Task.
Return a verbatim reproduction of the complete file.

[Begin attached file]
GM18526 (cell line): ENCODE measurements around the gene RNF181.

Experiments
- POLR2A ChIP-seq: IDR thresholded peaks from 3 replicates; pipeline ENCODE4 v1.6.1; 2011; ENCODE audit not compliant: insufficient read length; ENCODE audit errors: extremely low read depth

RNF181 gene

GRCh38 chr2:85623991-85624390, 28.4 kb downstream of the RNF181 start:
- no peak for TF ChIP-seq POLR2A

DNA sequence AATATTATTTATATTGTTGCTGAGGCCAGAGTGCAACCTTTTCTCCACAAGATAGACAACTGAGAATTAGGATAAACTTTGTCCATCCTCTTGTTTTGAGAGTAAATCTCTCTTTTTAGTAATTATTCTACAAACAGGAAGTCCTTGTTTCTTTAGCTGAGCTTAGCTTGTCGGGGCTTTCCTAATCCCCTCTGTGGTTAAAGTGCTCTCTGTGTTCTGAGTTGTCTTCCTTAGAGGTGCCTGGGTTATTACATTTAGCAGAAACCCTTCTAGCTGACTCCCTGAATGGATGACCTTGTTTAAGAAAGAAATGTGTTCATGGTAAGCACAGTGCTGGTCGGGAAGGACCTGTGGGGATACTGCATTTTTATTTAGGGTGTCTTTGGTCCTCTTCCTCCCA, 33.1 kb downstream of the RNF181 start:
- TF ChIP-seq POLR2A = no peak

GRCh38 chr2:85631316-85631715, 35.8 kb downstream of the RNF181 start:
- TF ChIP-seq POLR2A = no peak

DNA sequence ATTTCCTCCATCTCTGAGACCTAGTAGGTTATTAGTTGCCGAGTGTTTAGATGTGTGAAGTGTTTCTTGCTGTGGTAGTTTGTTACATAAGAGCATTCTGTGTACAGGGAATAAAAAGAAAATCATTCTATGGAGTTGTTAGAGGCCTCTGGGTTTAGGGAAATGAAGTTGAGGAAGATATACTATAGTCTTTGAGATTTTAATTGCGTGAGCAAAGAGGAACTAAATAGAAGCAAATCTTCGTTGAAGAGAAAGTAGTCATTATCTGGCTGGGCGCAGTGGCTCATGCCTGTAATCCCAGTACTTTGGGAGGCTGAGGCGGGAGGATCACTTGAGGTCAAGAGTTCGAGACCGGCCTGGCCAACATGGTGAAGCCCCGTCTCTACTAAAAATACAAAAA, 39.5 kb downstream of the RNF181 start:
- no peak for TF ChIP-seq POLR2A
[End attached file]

GM18526 (cell line): ENCODE measurements around the gene RNF181.

Experiments
- POLR2A ChIP-seq: IDR thresholded peaks from 3 replicates; pipeline ENCODE4 v1.6.1; 2011; ENCODE audit not compliant: insufficient read length; ENCODE audit errors: extremely low read depth

RNF181 gene

GRCh38 chr2:85623991-85624390, 28.4 kb downstream of the RNF181 start:
- no peak for TF ChIP-seq POLR2A

DNA sequence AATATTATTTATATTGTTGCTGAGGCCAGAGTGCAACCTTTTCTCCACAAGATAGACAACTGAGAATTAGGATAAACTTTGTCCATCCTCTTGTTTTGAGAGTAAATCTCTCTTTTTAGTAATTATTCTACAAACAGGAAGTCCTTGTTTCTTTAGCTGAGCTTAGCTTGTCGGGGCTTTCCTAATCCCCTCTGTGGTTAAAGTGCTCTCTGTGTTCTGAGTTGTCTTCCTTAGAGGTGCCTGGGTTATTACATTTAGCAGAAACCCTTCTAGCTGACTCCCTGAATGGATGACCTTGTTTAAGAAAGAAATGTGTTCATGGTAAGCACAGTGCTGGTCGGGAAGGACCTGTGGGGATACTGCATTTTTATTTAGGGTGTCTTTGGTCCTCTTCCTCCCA, 33.1 kb downstream of the RNF181 start:
- TF ChIP-seq POLR2A = no peak

GRCh38 chr2:85631316-85631715, 35.8 kb downstream of the RNF181 start:
- TF ChIP-seq POLR2A = no peak

DNA sequence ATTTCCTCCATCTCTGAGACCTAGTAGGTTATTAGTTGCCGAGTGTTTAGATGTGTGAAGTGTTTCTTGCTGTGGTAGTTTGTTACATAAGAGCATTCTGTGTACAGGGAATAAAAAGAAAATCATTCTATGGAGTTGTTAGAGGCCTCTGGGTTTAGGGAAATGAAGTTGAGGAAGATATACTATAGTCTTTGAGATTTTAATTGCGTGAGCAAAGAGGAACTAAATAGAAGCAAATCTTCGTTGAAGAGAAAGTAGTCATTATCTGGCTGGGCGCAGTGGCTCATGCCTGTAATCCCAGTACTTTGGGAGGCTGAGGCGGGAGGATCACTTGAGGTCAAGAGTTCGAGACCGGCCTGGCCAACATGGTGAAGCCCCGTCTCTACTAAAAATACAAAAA, 39.5 kb downstream of the RNF181 start:
- no peak for TF ChIP-seq POLR2A